As we are talking, I have a screen up where I do the post-data capture, not necessarily on the data, but the studies. The metrics for how many studies we’ve done this year, how many of them were PK studies, how the numbers floated up and down through COVID, when we were shut down or slowed down.  We continued to run studies because we had purpose-bred animals that we felt were important enough to keep on and not waste. So using Studylog, we can actually measure what we’ve accomplished through the COVID pandemic timeline. I understand that you could also use it as a calendar system, but our RAs tend to run their own studies, so they’re less likely to follow a calendar because they already know what they’re going to do. And some of the dosing things in this situation, we don’t use as much. Some places I’ve used it more consistently, but each place has a different tone to it on how they use Studylog. At one place I worked, they used it simply to capture data. They didn’t use it for anything else, not even analysis, but when I came on, the software became the much more comprehensive data capture tool that it is.

What was the most significant challenge that you faced at one place that Studylog was able to solve?

I think it was the data capture for ELN. It usually is. Once the researchers understand that what they put into it is what they get out of it and they realize the possibility of it replacing a lab notebook. Then they begin to understand and when they see the reports that Studylog can put out that show how many studies were done in this cell line with this compound, etc. That’s when the power of Studylog really starts to come out. But it’s an uphill battle at first because like I said, four out of five you’re just installing a whole new system. One or two of those were very young companies, so it was good to be in on the ground floor.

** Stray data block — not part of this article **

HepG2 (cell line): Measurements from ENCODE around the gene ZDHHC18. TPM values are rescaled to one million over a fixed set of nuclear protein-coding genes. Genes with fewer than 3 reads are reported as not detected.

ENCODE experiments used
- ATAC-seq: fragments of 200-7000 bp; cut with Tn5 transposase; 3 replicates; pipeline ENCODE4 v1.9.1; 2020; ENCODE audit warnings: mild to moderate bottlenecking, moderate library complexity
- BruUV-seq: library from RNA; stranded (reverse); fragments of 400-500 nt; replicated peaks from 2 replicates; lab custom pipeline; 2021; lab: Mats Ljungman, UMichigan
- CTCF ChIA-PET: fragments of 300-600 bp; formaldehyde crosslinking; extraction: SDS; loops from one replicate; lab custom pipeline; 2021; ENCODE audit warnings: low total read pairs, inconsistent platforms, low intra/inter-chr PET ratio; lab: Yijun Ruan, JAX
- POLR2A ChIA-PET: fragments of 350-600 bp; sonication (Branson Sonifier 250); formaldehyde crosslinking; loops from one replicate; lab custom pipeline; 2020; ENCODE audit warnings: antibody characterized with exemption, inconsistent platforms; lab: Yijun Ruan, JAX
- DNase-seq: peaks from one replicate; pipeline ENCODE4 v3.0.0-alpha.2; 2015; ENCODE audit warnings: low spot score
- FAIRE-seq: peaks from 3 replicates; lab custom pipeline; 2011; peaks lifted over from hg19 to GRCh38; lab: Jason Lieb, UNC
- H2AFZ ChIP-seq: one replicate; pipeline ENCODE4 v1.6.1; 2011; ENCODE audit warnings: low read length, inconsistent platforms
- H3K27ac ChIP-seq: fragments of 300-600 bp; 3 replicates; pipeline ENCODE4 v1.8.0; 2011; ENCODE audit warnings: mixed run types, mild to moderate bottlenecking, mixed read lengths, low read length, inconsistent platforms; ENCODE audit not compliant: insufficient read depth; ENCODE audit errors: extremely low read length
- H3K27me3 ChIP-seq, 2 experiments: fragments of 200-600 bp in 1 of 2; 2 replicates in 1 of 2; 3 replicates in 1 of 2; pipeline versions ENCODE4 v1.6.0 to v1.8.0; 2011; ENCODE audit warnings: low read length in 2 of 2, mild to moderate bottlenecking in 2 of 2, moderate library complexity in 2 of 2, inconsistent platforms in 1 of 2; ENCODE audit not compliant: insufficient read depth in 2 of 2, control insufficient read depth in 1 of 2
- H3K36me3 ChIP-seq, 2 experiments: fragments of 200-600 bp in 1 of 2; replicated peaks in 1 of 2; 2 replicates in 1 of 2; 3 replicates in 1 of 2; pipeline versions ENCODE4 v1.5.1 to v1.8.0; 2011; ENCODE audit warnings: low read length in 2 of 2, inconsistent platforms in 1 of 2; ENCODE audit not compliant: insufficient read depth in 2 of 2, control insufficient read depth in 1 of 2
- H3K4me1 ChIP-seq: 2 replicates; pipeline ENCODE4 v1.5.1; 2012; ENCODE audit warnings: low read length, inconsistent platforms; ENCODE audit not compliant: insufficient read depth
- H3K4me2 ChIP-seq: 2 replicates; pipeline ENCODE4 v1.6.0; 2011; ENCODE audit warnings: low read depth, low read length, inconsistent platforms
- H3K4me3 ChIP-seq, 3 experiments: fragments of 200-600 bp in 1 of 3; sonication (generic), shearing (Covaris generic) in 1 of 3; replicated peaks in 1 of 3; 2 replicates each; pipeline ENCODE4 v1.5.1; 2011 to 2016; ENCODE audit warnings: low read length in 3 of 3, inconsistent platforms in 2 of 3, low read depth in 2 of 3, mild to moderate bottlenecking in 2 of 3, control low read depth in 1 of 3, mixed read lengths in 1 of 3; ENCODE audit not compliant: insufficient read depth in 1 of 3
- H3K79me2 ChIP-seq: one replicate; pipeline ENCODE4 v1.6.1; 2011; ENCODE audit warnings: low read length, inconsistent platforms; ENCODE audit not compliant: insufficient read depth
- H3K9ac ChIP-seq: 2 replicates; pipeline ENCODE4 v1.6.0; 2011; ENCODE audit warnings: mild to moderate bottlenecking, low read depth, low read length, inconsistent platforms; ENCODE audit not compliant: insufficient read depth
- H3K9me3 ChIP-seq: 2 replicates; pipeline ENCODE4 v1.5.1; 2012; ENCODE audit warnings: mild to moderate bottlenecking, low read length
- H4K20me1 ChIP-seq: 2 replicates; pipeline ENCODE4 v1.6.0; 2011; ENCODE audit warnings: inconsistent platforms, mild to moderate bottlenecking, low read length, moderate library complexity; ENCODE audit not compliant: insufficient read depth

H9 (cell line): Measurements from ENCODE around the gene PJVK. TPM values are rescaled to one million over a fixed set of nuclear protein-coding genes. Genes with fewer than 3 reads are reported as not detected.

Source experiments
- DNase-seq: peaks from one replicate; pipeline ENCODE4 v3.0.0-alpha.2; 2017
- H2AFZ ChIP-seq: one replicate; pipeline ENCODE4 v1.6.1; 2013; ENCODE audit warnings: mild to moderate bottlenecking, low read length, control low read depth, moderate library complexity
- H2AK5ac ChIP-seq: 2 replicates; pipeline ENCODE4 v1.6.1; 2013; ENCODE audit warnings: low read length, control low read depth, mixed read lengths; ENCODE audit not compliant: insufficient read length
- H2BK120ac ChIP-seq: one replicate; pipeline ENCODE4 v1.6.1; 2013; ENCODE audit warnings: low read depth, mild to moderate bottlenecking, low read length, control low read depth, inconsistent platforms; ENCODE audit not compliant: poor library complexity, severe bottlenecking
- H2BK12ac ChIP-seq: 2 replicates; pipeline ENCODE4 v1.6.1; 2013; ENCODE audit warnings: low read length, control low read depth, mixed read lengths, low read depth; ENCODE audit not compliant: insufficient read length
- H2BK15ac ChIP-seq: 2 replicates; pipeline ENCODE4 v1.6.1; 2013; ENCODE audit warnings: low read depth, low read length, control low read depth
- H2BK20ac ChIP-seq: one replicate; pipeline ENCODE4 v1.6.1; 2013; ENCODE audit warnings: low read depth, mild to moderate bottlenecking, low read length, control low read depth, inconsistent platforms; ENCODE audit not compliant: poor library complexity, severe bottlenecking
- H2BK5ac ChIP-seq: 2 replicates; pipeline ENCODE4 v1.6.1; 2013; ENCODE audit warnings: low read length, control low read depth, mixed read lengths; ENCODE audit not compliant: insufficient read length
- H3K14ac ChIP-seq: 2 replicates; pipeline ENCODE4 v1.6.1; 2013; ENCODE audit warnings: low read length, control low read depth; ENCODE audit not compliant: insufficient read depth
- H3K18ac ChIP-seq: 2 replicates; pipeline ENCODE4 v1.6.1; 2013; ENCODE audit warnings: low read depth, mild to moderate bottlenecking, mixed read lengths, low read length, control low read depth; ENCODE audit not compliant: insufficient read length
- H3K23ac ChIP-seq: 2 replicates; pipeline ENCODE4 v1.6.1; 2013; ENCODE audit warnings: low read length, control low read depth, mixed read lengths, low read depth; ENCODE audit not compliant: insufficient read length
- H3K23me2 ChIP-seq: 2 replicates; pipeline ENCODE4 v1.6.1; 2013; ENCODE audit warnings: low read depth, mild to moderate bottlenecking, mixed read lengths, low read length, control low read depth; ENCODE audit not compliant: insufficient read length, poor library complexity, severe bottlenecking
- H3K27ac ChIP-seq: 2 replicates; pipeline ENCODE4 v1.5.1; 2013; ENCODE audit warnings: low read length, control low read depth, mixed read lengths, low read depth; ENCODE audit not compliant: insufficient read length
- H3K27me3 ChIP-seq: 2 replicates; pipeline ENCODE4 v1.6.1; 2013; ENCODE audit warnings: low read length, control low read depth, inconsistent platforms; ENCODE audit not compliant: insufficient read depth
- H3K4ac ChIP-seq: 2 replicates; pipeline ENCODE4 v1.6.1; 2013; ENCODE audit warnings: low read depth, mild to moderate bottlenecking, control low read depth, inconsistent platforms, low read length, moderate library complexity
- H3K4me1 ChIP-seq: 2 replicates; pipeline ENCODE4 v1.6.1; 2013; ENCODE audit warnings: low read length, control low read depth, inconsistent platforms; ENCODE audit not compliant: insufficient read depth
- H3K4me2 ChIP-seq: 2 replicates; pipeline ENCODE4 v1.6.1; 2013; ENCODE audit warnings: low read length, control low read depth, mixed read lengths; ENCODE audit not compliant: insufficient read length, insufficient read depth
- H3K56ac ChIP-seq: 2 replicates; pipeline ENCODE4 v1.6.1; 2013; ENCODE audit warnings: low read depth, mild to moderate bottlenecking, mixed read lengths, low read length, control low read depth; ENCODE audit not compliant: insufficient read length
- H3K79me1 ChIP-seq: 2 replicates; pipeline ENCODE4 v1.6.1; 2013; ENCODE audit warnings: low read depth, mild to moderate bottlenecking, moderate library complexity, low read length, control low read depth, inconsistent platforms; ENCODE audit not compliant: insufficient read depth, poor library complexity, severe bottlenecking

What would you say to people who prefer to use Excel because it is free?

You get what you pay for. It always is kind of a sticker shock. People go, “God, that’s so expensive.” But then I think when you look at other software that are either using the chemistry department or biology, or even Microsoft Word, and things like that. The price is not that much. Of course, it’s way more than Excel, which you’ve already paid for. But for the capabilities, people either understand what it’s worth or you have to prove it to them, show it to them. Having brought it to four different places, I’ve been through those drills of how to justify it and Eric has always been great to work with. Usually, when you start with a small company, there’s not a lot of money anyway, and he’s done a lot to help the little guys out. I also hope that I’ve helped get Studylog established in many other different places, not just companies that I’ve worked.

What is your favorite Studylog feature?

I like the graphing and the randomization features. Now they even have more elegant ones that I haven’t randomized in a while, but now we’re using those as well. My other favorite Studylog feature is the offsites. Those were epically entertaining – informative as well.

What do you do for fun when you’re not curing cancer?

When I’m not playing with Studylog? I like archery. I do a lot of road riding, mountain biking in the area, and woodworking. We have a lot of animals in the house, so a lot of tending with the animals. I painted the chicken coop this weekend. That was fun.